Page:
features are offered in an accessible room, for example, to make sure that the room has a roll-in shower or bath chair if important.

Rail journeys on some trains can also be a possibility. Check first with the rail company you are interested in to find out specifics as this can vary widely per company and country.

Fourth

Plan what activities you want to do once settled in at your destination. Many sightseeing and tour companies offer their regular programs to include special needs travelers; even adventure tour companies may sometimes offer modified programs to allow more broad participation.

Most theme parks go out of their way to attract special needs travelers and offer regular or modified access on most rides and often have separate ride entrances which benefit all accompanying members. Features such as wheelchair lifts on modified coaches, ramps, elevators and other aspects at many museums and sites make the trip easier along the way for all. Wheelchairs with special balloon tires can be rented or borrowed to allow beach access, and are often available at high-end resorts or through rental companies.

Fifth

Review your trip plans step-by-step to avoid any surprises and decide who you can call upon if you need additional assistance or if anything should not go as expected. Your travel professional can be of special help here.

Clarify any questions or concerns you may have, and make sure that all your questions are answered in advance.

Strongly consider purchasing travel protection insurance and getting a check-up and full clearance from your physician before leaving on any major trip.

Knowing upfront and planning ahead for any challenges will help alleviate any fears and/or concerns you have and will help you relax and enjoy your great journey ahead.

What’s Next:

Ready to start planning your own vacation and need additional assistance for your special needs?

Our agency offers a complimentary strategy session, where we can discuss possible destinations, dates and preferences, and go over what we can both expect from working with each other.

There’s no charge or obligation for this session, and it will give you some good ideas to move forward.

You can request an appointment on our website, via e-mail or telephone call. We look forward to working with you to help plan a memorable vacation to address your own specific special needs.

You CAN Travel: 5 Simple Strategies for Special Needs Travelers

Want to travel the world but feel limited by where you think you can and cannot easily go?

Don’t know how to travel (or even if it’s possible) with all the equipment you need to be mobile?

Do you desire to personally experience more of the world rather than just by viewing it on television and movies, or reading about it as an armchair traveler?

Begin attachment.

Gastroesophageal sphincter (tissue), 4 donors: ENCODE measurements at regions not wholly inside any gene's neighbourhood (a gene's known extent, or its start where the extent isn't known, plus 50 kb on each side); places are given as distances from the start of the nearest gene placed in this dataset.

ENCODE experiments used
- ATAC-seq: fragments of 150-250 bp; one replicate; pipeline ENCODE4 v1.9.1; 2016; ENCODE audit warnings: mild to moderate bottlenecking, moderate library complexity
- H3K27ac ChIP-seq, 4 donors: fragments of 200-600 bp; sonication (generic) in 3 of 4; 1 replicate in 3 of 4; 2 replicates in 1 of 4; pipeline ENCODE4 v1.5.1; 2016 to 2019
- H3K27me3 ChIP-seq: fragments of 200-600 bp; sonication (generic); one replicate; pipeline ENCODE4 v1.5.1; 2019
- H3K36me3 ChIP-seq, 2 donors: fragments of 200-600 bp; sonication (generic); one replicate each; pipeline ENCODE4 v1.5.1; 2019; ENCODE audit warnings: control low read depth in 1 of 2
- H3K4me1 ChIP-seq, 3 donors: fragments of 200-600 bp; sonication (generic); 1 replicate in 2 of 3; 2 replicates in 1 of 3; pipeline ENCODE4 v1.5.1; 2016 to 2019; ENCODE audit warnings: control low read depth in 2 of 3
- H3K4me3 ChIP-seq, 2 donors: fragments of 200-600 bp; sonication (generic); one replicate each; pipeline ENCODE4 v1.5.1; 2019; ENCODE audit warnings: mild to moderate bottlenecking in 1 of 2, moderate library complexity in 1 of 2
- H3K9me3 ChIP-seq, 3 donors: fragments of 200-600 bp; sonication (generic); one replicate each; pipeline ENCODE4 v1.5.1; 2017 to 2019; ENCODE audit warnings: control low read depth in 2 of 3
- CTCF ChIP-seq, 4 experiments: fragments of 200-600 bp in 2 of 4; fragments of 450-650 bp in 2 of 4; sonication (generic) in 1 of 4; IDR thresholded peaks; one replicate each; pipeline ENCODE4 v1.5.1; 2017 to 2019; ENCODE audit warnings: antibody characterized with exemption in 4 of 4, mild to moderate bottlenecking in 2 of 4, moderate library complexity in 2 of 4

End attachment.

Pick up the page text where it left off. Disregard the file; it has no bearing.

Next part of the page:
Don’t want to burden friends or family by making them feel like they have to attend to your needs and/or slow down on a trip?

PART I:

Special needs can include permanent or temporary disabilities, vision or hearing impairments, dietary restrictions, and more. If you have always wanted to travel despite having special needs, you now have a world of possibilities ahead of you.

Many travelers with special needs may already realize that they can get around fairly easily within the USA thanks in part to the Americans with Disabilities Act of 1990 Title III, which states, “no individual may be discriminated against on the basis of disability with regards to the full and equal enjoyment of the goods, services, facilities, or accommodations of any place of public accommodation by any person who owns, leases (or leases to), or operates a place of public accommodation”. “Public accommodations” include most places of lodging (such as inns and hotels), recreation, transportation, education, and dining, along with stores, care providers, and places of public displays, among other things.

Worldwide travel is also now available to the special needs traveler, whether you are seeking a cruise to an exotic destination, an escorted or package tour to Europe, a beach vacation, a Brazilian adventure, an African safari, an accessible van trip around New Zealand, a trip to see the pyramids in Egypt, a spiritual journey to Israel, or more.

Other countries may also offer disability acts, but they can differ widely in scope. Have these acts checked out thoroughly before making your travel choices.

In addition to the USA, other North America countries who offer programs of their own include Canada and Mexico. South and Central American countries include Argentina, Bolivia, Brazil, Chile, Colombia, Costa Rica, Ecuador, Nicaragua, Panama, Paraguay, Peru, Uruguay, and Venezuela. South Pacific destinations include Australia, New Zealand and Fiji. African countries include Ethiopia, Gambia, Ghana, Kenya, Madagascar, Malawi, Mauritius, Namibia, Nigeria, South Africa, Uganda, Zambia and Zimbabwe. Asian countries include China, Hong Kong, Japan, Philippines, South Korea, Sri Lanka and Thailand. European countries include Bulgaria, Finland, France, Germany, Hungary, Ireland, Luxembourg, Malta, Netherlands, Scotland, Spain, Sweden, Switzerland, and the United Kingdom. Mid-east destinations include Israel and Jordan.